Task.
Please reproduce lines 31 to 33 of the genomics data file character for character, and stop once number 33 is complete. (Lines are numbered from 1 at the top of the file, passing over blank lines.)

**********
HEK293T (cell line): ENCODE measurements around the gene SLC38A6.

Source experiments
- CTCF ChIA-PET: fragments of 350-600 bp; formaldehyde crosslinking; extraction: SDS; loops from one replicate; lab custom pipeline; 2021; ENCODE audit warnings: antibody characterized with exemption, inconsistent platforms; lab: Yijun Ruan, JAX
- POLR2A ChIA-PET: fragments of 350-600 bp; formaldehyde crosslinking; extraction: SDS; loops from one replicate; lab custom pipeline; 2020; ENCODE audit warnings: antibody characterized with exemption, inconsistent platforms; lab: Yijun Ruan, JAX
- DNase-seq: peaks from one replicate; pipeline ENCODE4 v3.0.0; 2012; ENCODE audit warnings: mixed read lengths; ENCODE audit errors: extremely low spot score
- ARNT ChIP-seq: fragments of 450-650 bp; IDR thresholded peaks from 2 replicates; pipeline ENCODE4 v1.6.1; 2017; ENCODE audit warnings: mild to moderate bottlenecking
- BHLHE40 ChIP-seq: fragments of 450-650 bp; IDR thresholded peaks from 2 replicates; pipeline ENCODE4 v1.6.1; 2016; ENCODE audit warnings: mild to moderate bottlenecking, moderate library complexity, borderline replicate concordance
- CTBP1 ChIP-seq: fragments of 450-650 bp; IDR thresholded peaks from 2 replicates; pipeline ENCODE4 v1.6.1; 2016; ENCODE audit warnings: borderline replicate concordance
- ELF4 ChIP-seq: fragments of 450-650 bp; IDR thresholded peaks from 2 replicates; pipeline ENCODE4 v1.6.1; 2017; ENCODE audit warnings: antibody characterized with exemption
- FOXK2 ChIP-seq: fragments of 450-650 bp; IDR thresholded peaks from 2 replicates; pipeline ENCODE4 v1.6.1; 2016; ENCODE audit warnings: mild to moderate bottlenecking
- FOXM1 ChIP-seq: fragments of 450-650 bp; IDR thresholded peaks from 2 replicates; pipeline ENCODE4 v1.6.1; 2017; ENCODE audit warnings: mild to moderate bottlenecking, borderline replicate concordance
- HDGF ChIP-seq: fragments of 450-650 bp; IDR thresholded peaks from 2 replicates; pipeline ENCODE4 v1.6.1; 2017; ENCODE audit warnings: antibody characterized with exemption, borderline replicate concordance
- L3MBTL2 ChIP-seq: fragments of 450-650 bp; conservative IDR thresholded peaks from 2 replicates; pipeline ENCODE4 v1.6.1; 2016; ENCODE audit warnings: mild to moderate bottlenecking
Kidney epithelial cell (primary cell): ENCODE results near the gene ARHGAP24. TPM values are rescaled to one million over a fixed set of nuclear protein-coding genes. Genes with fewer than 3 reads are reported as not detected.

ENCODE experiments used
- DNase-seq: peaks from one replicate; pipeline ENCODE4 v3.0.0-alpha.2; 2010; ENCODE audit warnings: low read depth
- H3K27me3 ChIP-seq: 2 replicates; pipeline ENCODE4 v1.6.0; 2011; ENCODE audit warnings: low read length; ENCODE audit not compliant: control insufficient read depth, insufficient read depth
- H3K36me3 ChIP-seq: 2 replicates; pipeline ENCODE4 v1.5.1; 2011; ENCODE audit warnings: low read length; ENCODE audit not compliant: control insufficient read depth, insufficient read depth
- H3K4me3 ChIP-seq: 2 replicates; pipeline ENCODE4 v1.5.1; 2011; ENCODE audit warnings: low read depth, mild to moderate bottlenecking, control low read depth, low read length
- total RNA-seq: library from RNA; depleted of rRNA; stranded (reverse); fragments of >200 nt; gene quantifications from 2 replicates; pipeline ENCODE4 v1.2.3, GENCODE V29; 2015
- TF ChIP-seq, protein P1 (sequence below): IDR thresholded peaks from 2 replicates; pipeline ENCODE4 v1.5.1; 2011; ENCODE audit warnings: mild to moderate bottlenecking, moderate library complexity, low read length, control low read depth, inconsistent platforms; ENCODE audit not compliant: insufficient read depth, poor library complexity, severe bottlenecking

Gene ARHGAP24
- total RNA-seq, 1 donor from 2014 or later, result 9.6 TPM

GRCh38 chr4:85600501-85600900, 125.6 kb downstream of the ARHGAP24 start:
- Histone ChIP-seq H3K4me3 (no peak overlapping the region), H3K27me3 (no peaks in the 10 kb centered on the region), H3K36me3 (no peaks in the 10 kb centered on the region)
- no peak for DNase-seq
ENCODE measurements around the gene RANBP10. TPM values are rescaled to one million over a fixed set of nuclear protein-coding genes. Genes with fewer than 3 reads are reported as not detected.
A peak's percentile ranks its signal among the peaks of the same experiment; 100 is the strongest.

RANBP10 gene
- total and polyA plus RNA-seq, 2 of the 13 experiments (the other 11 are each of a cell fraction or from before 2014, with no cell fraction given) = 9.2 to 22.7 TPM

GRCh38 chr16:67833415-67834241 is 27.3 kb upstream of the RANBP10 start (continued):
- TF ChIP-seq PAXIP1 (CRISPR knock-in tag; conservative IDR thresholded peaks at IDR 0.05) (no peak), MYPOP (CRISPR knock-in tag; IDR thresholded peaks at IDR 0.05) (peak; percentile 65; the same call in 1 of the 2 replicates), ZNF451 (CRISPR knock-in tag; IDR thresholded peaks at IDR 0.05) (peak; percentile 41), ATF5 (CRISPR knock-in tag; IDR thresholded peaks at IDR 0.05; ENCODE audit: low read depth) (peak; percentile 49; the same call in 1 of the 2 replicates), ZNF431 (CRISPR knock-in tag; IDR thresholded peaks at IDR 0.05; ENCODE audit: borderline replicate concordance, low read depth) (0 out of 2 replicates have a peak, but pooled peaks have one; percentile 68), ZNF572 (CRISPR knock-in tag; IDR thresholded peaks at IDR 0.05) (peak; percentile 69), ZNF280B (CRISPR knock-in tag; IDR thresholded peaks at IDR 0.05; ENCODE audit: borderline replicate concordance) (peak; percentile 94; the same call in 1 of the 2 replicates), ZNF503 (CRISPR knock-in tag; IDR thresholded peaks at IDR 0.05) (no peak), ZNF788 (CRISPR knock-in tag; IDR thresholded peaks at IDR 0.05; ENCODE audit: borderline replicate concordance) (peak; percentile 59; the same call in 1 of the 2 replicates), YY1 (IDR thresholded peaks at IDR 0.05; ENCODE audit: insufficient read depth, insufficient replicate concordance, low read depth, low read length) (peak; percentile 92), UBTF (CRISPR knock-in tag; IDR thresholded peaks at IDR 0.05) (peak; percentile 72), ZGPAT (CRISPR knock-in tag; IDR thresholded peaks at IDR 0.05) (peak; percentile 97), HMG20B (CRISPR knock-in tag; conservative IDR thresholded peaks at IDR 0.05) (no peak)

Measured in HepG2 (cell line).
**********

GRCh38 chr16:67833415-67834241 is 27.3 kb upstream of the RANBP10 start (continued):
- TF ChIP-seq PAXIP1 (CRISPR knock-in tag; conservative IDR thresholded peaks at IDR 0.05) (no peak), MYPOP (CRISPR knock-in tag; IDR thresholded peaks at IDR 0.05) (peak; percentile 65; the same call in 1 of the 2 replicates), ZNF451 (CRISPR knock-in tag; IDR thresholded peaks at IDR 0.05) (peak; percentile 41), ATF5 (CRISPR knock-in tag; IDR thresholded peaks at IDR 0.05; ENCODE audit: low read depth) (peak; percentile 49; the same call in 1 of the 2 replicates), ZNF431 (CRISPR knock-in tag; IDR thresholded peaks at IDR 0.05; ENCODE audit: borderline replicate concordance, low read depth) (0 out of 2 replicates have a peak, but pooled peaks have one; percentile 68), ZNF572 (CRISPR knock-in tag; IDR thresholded peaks at IDR 0.05) (peak; percentile 69), ZNF280B (CRISPR knock-in tag; IDR thresholded peaks at IDR 0.05; ENCODE audit: borderline replicate concordance) (peak; percentile 94; the same call in 1 of the 2 replicates), ZNF503 (CRISPR knock-in tag; IDR thresholded peaks at IDR 0.05) (no peak), ZNF788 (CRISPR knock-in tag; IDR thresholded peaks at IDR 0.05; ENCODE audit: borderline replicate concordance) (peak; percentile 59; the same call in 1 of the 2 replicates), YY1 (IDR thresholded peaks at IDR 0.05; ENCODE audit: insufficient read depth, insufficient replicate concordance, low read depth, low read length) (peak; percentile 92), UBTF (CRISPR knock-in tag; IDR thresholded peaks at IDR 0.05) (peak; percentile 72), ZGPAT (CRISPR knock-in tag; IDR thresholded peaks at IDR 0.05) (peak; percentile 97), HMG20B (CRISPR knock-in tag; conservative IDR thresholded peaks at IDR 0.05) (no peak)

Measured in HepG2 (cell line).